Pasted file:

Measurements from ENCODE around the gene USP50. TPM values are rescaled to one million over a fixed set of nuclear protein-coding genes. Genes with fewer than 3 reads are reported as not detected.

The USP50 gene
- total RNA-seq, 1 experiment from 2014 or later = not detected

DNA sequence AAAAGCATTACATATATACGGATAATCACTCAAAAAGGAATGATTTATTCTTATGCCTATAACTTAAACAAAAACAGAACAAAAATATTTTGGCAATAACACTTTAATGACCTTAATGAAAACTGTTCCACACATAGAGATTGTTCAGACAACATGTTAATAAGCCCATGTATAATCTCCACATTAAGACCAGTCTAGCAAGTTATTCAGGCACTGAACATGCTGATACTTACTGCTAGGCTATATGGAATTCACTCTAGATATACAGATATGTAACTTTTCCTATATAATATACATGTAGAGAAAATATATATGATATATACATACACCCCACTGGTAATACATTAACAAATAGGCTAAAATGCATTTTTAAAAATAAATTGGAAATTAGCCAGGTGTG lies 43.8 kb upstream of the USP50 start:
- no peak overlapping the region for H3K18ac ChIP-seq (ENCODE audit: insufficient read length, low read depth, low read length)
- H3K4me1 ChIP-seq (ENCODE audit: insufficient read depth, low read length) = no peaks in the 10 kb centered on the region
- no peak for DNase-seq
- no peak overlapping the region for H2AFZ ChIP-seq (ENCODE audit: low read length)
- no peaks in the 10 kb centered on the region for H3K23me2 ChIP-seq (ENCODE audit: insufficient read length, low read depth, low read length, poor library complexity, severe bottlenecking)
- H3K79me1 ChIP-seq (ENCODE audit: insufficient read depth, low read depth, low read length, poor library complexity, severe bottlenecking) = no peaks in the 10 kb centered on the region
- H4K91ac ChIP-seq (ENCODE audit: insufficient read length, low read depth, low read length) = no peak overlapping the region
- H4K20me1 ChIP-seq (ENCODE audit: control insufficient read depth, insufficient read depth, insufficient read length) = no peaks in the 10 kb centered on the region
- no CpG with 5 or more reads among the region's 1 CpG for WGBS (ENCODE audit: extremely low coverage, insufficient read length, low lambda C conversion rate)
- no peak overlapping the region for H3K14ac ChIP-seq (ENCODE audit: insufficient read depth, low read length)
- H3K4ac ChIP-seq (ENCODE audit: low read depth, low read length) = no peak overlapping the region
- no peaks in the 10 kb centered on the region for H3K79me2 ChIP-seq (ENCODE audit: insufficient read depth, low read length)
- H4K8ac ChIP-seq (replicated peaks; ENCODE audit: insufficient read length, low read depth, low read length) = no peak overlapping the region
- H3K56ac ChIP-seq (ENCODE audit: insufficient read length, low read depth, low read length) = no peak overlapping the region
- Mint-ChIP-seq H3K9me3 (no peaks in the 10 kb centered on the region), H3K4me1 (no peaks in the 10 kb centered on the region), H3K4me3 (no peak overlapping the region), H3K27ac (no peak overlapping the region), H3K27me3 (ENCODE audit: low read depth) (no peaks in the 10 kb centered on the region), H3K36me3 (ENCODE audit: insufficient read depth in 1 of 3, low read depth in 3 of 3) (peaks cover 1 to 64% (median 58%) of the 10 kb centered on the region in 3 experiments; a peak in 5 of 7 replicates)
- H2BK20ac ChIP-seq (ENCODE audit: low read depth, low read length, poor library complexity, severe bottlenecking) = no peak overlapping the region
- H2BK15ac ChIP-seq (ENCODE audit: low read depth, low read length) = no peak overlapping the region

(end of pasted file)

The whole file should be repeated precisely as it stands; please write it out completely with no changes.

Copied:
Measurements from ENCODE around the gene USP50. TPM values are rescaled to one million over a fixed set of nuclear protein-coding genes. Genes with fewer than 3 reads are reported as not detected.

The USP50 gene
- total RNA-seq, 1 experiment from 2014 or later = not detected

DNA sequence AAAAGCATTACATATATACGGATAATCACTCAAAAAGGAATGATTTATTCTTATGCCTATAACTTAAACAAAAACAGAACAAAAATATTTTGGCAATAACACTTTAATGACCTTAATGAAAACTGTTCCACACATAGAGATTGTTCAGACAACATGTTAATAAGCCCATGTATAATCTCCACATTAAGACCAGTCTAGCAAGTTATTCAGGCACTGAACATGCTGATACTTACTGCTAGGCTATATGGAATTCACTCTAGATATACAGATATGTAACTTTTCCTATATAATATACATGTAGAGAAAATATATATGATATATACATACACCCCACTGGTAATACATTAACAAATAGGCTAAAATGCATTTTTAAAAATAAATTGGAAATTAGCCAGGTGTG lies 43.8 kb upstream of the USP50 start:
- no peak overlapping the region for H3K18ac ChIP-seq (ENCODE audit: insufficient read length, low read depth, low read length)
- H3K4me1 ChIP-seq (ENCODE audit: insufficient read depth, low read length) = no peaks in the 10 kb centered on the region
- no peak for DNase-seq
- no peak overlapping the region for H2AFZ ChIP-seq (ENCODE audit: low read length)
- no peaks in the 10 kb centered on the region for H3K23me2 ChIP-seq (ENCODE audit: insufficient read length, low read depth, low read length, poor library complexity, severe bottlenecking)
- H3K79me1 ChIP-seq (ENCODE audit: insufficient read depth, low read depth, low read length, poor library complexity, severe bottlenecking) = no peaks in the 10 kb centered on the region
- H4K91ac ChIP-seq (ENCODE audit: insufficient read length, low read depth, low read length) = no peak overlapping the region
- H4K20me1 ChIP-seq (ENCODE audit: control insufficient read depth, insufficient read depth, insufficient read length) = no peaks in the 10 kb centered on the region
- no CpG with 5 or more reads among the region's 1 CpG for WGBS (ENCODE audit: extremely low coverage, insufficient read length, low lambda C conversion rate)
- no peak overlapping the region for H3K14ac ChIP-seq (ENCODE audit: insufficient read depth, low read length)
- H3K4ac ChIP-seq (ENCODE audit: low read depth, low read length) = no peak overlapping the region
- no peaks in the 10 kb centered on the region for H3K79me2 ChIP-seq (ENCODE audit: insufficient read depth, low read length)
- H4K8ac ChIP-seq (replicated peaks; ENCODE audit: insufficient read length, low read depth, low read length) = no peak overlapping the region
- H3K56ac ChIP-seq (ENCODE audit: insufficient read length, low read depth, low read length) = no peak overlapping the region
- Mint-ChIP-seq H3K9me3 (no peaks in the 10 kb centered on the region), H3K4me1 (no peaks in the 10 kb centered on the region), H3K4me3 (no peak overlapping the region), H3K27ac (no peak overlapping the region), H3K27me3 (ENCODE audit: low read depth) (no peaks in the 10 kb centered on the region), H3K36me3 (ENCODE audit: insufficient read depth in 1 of 3, low read depth in 3 of 3) (peaks cover 1 to 64% (median 58%) of the 10 kb centered on the region in 3 experiments; a peak in 5 of 7 replicates)
- H2BK20ac ChIP-seq (ENCODE audit: low read depth, low read length, poor library complexity, severe bottlenecking) = no peak overlapping the region
- H2BK15ac ChIP-seq (ENCODE audit: low read depth, low read length) = no peak overlapping the region